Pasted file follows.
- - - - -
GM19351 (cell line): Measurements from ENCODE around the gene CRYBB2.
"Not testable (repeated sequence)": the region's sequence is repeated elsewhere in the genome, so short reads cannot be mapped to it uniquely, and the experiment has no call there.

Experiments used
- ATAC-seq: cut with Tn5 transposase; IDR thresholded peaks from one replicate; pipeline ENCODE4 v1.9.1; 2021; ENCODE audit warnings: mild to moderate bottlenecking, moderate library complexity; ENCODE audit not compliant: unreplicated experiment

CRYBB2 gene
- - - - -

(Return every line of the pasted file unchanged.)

GM19351 (cell line): Measurements from ENCODE around the gene CRYBB2.
"Not testable (repeated sequence)": the region's sequence is repeated elsewhere in the genome, so short reads cannot be mapped to it uniquely, and the experiment has no call there.

Experiments used
- ATAC-seq: cut with Tn5 transposase; IDR thresholded peaks from one replicate; pipeline ENCODE4 v1.9.1; 2021; ENCODE audit warnings: mild to moderate bottlenecking, moderate library complexity; ENCODE audit not compliant: unreplicated experiment

CRYBB2 gene